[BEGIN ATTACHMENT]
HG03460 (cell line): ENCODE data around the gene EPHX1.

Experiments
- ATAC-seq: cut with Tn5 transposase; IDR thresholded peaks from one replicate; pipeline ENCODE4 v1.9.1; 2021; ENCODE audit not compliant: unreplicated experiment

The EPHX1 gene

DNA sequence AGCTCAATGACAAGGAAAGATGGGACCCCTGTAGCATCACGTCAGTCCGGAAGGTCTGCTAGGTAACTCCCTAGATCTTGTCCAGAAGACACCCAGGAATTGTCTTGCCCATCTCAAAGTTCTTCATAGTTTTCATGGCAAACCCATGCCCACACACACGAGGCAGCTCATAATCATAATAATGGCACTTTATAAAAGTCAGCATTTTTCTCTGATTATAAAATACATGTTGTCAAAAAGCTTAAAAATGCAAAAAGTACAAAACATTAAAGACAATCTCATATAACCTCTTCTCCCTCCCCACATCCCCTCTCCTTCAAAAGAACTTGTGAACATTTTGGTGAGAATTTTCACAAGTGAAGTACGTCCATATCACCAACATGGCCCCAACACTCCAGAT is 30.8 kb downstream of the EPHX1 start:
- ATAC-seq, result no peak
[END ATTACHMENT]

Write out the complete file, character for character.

HG03460 (cell line): ENCODE data around the gene EPHX1.

Experiments
- ATAC-seq: cut with Tn5 transposase; IDR thresholded peaks from one replicate; pipeline ENCODE4 v1.9.1; 2021; ENCODE audit not compliant: unreplicated experiment

The EPHX1 gene

DNA sequence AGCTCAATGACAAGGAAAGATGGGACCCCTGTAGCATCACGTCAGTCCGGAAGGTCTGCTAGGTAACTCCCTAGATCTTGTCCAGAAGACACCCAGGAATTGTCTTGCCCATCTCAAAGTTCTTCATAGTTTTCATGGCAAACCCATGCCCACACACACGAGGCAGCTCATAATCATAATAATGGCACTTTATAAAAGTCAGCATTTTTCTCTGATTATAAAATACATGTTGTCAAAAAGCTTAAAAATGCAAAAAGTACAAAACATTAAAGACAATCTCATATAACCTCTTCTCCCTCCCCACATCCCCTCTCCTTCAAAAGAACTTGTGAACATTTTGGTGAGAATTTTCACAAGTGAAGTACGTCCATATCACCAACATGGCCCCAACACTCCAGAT is 30.8 kb downstream of the EPHX1 start:
- ATAC-seq, result no peak